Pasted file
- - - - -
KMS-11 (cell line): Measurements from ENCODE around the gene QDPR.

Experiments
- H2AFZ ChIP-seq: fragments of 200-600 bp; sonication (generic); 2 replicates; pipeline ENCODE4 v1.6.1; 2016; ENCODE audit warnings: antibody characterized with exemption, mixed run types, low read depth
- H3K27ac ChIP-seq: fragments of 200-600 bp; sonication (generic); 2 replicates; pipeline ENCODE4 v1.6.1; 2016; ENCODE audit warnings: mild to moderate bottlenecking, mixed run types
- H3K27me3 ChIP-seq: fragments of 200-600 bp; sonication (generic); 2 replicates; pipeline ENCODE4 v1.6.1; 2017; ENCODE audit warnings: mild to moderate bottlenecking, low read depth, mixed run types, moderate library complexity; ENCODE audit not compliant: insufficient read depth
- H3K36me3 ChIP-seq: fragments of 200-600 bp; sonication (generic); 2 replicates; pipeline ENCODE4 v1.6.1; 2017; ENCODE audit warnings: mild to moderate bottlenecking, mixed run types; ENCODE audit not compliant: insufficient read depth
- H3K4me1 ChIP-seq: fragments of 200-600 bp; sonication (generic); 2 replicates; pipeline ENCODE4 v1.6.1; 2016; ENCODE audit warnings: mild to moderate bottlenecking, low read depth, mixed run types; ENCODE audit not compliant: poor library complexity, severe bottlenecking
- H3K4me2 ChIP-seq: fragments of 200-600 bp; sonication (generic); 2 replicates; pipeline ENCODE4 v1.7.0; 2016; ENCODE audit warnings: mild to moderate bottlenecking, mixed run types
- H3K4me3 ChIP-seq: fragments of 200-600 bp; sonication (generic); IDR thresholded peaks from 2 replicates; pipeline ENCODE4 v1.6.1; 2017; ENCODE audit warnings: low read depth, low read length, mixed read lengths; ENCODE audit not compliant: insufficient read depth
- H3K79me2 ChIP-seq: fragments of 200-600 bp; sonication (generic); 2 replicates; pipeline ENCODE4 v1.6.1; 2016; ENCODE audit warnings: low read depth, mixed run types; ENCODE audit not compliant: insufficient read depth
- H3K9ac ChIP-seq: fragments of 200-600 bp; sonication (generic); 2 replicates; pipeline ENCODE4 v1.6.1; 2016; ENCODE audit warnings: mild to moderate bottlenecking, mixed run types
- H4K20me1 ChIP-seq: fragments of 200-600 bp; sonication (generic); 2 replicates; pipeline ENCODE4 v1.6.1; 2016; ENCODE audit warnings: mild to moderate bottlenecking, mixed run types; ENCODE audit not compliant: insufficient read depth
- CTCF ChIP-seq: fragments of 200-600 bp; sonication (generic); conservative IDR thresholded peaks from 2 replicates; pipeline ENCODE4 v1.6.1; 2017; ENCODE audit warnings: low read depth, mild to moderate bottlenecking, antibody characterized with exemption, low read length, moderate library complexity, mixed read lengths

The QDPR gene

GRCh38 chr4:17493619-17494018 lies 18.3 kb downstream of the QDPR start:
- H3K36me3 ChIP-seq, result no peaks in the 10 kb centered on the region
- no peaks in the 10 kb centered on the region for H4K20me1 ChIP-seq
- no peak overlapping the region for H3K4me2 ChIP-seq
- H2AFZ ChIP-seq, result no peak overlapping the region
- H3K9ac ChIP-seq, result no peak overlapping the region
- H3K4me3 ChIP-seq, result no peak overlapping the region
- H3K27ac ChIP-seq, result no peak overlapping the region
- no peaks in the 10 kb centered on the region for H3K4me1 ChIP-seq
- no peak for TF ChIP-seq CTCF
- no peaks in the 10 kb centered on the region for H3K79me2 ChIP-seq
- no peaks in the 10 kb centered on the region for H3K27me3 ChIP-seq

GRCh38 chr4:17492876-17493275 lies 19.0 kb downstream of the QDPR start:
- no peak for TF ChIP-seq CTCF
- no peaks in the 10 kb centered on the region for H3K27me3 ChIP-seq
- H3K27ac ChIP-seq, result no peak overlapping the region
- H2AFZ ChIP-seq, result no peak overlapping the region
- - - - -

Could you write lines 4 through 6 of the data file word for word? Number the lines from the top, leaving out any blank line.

- H3K27ac ChIP-seq: fragments of 200-600 bp; sonication (generic); 2 replicates; pipeline ENCODE4 v1.6.1; 2016; ENCODE audit warnings: mild to moderate bottlenecking, mixed run types
- H3K27me3 ChIP-seq: fragments of 200-600 bp; sonication (generic); 2 replicates; pipeline ENCODE4 v1.6.1; 2017; ENCODE audit warnings: mild to moderate bottlenecking, low read depth, mixed run types, moderate library complexity; ENCODE audit not compliant: insufficient read depth
- H3K36me3 ChIP-seq: fragments of 200-600 bp; sonication (generic); 2 replicates; pipeline ENCODE4 v1.6.1; 2017; ENCODE audit warnings: mild to moderate bottlenecking, mixed run types; ENCODE audit not compliant: insufficient read depth